What Is Buddhism?


Most of the following has been extracted from "What Did Buddha Teach?" You probably will not be able to obtain a copy of this particular work. It was commissioned for the Thai people by the Royal Highness Princess of Thailand. john is so very grateful to Lieutentant-General Ronachuck, Deputy Commander of Intelligence, Thailand for giving him his copy. They were able to talk together for many hours on Buddhism while he was in the United States. He is a dear friend.

The four Noble Truths are:

1. Suffering, which means birth, decay and death are the normal incidents of life. We experience sorrow, pain, grief and despair. Our body and mind are subject to suffering or, in other words, we may say that our existence is bound up with suffering.

2. The cause of this suffering is desire. We long to own what we desire, to be what we desire to be, or to avoid those states to which we feel aversion.

3. We can stop this suffering by stopping desire of such longings of the mind.

4. The way to stop this suffering is by following the Noble Eightfold Path, namely Right Understanding, Right Intention, Right Speech, Right Action, Right Livelihood, Right Effort, Right Mindfulness and Right Concentration.


The Noble Eightfold Path

1. Right Understanding, meaning an intellectual grasp of the Four Noble Truths or of the true nature of existence.

2. Right Intention, meaning intention to be free from all bonds of suffering. Such intention should be free from revenge, hatred and harmfulness.

3. Right Speech, meaning abstinence from lying; from tale-bearing and vicious talk that cause discord; from harsh language; and from vain, irresponsible and foolish talk.

4. Right Action, meaning avoidance of killing and torturing., of theft and misappropriation, and of adultry.

5. Right Livelihood, meaning rejection of wrong means of livelihood and living by right means.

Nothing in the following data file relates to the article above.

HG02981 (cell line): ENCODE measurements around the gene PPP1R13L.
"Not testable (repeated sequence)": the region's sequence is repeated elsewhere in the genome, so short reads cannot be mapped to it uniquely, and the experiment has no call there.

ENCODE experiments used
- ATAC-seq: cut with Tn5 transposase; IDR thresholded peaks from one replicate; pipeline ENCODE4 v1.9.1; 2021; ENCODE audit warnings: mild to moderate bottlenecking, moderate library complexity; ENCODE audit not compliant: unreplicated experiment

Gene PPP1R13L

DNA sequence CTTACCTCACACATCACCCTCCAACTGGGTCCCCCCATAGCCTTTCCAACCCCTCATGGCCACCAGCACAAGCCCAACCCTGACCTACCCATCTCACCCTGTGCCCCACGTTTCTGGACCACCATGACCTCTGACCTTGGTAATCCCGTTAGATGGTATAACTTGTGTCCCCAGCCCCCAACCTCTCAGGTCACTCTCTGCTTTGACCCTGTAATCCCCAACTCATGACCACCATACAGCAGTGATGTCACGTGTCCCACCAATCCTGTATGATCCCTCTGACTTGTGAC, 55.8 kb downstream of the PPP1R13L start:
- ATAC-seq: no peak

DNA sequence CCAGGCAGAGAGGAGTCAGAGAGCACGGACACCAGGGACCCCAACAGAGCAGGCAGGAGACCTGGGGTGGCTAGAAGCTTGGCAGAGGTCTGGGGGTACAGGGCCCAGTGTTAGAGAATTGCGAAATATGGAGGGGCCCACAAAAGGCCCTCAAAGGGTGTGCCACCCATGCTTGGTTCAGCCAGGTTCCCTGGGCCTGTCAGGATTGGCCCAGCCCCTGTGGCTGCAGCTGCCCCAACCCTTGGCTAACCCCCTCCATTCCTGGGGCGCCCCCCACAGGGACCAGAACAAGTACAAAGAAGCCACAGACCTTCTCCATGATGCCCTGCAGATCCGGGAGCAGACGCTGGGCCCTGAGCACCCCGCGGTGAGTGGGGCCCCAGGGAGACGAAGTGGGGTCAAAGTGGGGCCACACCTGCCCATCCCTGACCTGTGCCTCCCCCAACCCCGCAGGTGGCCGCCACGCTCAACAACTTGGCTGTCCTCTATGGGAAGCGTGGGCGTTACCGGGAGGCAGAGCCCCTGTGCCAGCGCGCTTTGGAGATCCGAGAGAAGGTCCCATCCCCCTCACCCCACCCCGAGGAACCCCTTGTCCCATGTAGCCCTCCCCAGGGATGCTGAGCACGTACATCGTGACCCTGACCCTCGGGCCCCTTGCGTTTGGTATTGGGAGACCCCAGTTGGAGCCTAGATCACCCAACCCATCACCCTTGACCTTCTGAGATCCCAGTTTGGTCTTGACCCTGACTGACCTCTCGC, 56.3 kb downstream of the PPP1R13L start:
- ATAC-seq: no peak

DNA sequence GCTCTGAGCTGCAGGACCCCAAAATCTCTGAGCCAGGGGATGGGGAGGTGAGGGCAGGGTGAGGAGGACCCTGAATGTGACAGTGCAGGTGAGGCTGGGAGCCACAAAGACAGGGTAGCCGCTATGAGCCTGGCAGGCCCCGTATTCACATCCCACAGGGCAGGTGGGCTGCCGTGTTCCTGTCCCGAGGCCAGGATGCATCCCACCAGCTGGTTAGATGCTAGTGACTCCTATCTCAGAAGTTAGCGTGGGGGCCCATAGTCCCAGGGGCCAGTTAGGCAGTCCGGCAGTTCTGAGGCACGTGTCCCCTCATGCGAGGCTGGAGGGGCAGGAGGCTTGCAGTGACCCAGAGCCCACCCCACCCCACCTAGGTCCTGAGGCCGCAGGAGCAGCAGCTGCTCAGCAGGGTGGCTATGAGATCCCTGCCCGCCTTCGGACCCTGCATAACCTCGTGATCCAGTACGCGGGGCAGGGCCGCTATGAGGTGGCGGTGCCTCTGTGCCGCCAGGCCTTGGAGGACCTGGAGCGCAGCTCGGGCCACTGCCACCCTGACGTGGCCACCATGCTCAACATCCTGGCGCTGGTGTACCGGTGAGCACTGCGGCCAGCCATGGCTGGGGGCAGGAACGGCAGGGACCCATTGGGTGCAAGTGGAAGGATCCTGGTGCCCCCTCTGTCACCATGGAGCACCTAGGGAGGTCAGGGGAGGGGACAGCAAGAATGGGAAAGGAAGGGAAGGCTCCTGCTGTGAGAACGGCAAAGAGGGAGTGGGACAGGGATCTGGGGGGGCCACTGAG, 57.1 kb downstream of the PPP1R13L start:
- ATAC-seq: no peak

6. Right Effort, meaning effort to avoid the arising of evil; effort to overcome evil and demeritorious states that have already arisen; effort to develop good and beneficial states of mind, and effort to maintain them when they have arisen.

7. Right Mindfulness, meaning dwelling in comtemplation of the true stations of the mind, for instance, the four Stations of Mindfulness which are the Body, Sensation, Mind , and Dhamma.

8. Right Concentration, meaning the fixing of the mind upon a single deed which we wish to perform along the right path.


Some people use Buddhism as a religion. john thinks that Buddha would be upset with this. He is quoted as saying "If you see me on the road, kill me." This john interprets to mean that he viewed himself as just a man, and he should not be turned into a god. john uses Buddhism as a Philosophy of Life. Buddhism is then a means of seeking harmony, beauty, and a peace of mind.


john feels that the spirit of Buddhism is perhaps best captured by the "Strawberry Koan". Here is one of many, many versions of it:

A man traveling across a field encountered a tiger. He fled, the tiger after him. Coming to a precipice, he caught hold of the root of a wild vine and swung himself down over the edge. The tiger sniffed at him from above. Trembling, the man looked down to where, far below, another tiger was waiting to eat him. Only the vine sustained him.

Two mice, one white and one black, little by little started to gnaw away the vine. The man saw a luscious strawberry near him. Grasping the vine with one hand, he plucked the strawberry with the other. How sweet it tasted!